How to Retire a TFSA Millionaire

Attention young investors: This one's for you

The Tax Free Savings Account (TFSA) is, without a doubt, the most powerful investing advantage available to regular Canadian retail investors.

Unlike a taxable account (where taxes are paid immediately on any gains) or RRSPs (which defer taxes until the account is wound down in old age), TFSAs are a true tax free option. Unless the rules drastically change, you’ll never pay a nickel of taxes on any gains or from any income the account spins off.

This tax treatment is why I tell most every Canadian investor to max out their TFSA first — and then worry about their RRSPs.

In fact, I’ll take that a step further. I firmly believe that with an aggressive TFSA savings plan, decent investments, and a long time horizon, all a young person needs to do is max out their TFSA to get a decent retirement.

Yes, really. It’s not easy, of course, but very possible.

Let’s take a closer look and see how it can be done.

The numbers

Meet Alex.

Alex is a 22-year-old fresh university graduate who has just gotten her first job with a Fortune 500 company. She makes $60,000 per year and wants to invest in her future.

Sorry, fellas, Alex is not single. Some smart guy has already locked her up.

She decides to make one simple move — to max out her TFSA each year. The cash gets invested into a diverse portfolio of Canadian dividend paying stocks and returns 9% on an annual basis.

Alex’s TFSA contribution room will go up with inflation over time, but we’ll ignore that because we want to look at the potential of this strategy using today’s dollars. Besides, we can’t predict inflation over the long-term.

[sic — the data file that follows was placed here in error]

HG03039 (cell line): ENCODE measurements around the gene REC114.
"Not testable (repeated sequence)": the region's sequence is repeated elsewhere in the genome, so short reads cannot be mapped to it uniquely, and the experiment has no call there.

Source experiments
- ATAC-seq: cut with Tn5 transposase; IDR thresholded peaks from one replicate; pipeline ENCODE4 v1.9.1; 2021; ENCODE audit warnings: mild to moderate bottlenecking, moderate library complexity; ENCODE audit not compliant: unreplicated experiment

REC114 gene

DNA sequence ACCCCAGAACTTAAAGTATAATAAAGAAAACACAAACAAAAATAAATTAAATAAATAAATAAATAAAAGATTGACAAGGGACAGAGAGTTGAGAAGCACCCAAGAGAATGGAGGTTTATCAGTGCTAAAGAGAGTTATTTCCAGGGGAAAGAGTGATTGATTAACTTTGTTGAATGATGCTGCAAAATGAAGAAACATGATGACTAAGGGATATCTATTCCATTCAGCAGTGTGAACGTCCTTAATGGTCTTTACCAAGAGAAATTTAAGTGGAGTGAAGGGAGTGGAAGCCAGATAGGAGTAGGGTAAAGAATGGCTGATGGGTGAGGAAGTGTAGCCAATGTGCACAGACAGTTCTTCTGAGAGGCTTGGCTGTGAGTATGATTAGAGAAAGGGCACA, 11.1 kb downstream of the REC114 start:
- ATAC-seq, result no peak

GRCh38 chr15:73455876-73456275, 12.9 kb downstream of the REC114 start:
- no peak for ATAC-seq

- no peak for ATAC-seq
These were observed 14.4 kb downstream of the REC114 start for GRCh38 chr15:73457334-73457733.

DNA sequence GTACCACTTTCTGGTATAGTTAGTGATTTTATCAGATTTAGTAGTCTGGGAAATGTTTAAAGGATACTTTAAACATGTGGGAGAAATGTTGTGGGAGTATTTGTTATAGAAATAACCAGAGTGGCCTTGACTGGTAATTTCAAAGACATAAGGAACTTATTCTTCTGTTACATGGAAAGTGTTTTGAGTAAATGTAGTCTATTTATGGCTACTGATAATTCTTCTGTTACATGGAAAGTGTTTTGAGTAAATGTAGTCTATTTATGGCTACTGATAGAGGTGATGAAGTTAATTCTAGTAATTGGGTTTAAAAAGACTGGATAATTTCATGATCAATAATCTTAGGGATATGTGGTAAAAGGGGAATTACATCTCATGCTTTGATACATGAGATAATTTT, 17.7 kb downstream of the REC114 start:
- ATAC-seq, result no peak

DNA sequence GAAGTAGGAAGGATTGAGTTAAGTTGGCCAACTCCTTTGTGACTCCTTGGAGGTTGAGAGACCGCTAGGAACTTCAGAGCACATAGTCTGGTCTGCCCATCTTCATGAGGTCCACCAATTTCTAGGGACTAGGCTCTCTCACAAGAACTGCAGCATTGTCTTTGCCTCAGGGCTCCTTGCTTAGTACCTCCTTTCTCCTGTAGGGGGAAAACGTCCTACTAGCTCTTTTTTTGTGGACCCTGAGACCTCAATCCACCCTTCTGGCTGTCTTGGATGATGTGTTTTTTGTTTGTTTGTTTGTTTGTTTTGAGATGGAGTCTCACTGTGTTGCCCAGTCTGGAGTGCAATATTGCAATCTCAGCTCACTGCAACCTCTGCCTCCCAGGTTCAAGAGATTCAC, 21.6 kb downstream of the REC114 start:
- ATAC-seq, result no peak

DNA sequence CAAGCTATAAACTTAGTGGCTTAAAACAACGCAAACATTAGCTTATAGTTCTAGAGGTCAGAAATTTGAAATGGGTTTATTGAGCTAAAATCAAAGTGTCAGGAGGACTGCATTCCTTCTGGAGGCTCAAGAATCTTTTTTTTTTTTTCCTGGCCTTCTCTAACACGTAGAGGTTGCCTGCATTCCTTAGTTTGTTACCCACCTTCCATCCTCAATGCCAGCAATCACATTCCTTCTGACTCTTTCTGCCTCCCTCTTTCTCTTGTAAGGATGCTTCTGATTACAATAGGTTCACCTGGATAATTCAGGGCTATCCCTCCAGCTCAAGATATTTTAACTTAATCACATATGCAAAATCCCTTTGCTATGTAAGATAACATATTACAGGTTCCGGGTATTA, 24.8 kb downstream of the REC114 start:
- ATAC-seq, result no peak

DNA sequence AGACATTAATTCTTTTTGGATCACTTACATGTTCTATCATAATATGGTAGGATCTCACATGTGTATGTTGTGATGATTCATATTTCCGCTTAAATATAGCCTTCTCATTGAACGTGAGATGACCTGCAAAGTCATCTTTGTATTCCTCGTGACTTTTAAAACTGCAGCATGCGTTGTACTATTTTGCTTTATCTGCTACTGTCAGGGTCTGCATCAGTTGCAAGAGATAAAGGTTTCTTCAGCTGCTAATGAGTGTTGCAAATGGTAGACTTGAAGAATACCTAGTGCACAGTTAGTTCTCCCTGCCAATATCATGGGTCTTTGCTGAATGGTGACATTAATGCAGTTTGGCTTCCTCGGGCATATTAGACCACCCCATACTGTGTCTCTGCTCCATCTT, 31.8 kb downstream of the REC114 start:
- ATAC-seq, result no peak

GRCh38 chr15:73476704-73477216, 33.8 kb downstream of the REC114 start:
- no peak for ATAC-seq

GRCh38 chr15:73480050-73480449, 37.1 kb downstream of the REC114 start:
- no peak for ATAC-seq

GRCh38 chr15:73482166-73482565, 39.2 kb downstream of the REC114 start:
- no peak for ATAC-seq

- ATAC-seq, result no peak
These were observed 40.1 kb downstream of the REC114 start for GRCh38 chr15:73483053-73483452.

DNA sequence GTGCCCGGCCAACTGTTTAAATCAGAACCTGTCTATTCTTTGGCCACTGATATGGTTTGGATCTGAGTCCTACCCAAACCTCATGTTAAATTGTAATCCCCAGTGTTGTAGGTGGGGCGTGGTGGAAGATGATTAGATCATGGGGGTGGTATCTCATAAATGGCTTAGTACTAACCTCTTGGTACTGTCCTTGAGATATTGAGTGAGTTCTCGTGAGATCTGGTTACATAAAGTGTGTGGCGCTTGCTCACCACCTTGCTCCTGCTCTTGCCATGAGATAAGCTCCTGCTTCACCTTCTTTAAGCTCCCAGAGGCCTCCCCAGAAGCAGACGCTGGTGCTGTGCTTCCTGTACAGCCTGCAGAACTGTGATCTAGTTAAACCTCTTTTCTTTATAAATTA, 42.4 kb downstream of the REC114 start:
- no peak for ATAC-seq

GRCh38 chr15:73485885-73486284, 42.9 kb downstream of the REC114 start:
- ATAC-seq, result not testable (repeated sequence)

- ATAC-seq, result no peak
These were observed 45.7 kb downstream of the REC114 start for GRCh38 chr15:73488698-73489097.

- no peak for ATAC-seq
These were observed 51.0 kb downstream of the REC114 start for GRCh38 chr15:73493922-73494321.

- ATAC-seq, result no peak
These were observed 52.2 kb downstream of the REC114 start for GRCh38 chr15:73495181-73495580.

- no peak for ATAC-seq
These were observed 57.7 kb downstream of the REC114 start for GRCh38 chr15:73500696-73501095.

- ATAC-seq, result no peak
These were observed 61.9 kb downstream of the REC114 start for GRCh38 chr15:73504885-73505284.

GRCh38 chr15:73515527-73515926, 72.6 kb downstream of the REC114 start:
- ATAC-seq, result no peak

If Alex keeps this up until a traditional retirement age, she’ll end up with a nest egg of $3.65M. Combine that with CPP and OAS, a likely paid off house, and she’s in line for a very comfortable retirement.

The thing that strikes me about this plan is how easy it is. Alex doesn’t even need to be an active investor to make it happen — she can easily buy ETFs and achieve the same outcome.

Naysayers will show up, of course, and say this isn’t possible, that a steady 9% return over time is a pipe dream or there’s no way someone can consistently save $7,000 each year. Plus, who’s thinking of investing at 22?

Okay, fine. Even though your author was investing when he was 17 (yep, true story), we’ll assume a slightly less bullish set of circumstances:

  • Alex starts investing at 30

  • She earns an 8% annual return, not 9%

  • She only invests $6,000 per year

Great news. She still enters retirement with well over a million bucks.

Step one is complete. We show Alex can get to $1M based on reasonable investing expectations. Now let’s pivot to step two — what she should invest in to get there.

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This document is so good I have it printed out and pinned on the wall right next to my computer. If a potential investment doesn’t pass the tenets, I don’t invest in it — no matter how cheap it might seem or how much growth potential it has.

3 stock ideas for budding TFSA millionaires

I firmly believe a diverse portfolio of excellent dividend growth stocks gives a young saver the best chance of investment success.

Dividend growers offer the following advantages:

  • They tend to deliver consistent, unspectacular returns

  • They’re often safer and more boring than growthier names

  • Dividends flowing consistently into the account helps keep a young investor motivated

  • They’re less likely to suffer catastrophic losses, which can quickly take the wind out of a young investor’s sail

  • Many are household names even non-investors have heard of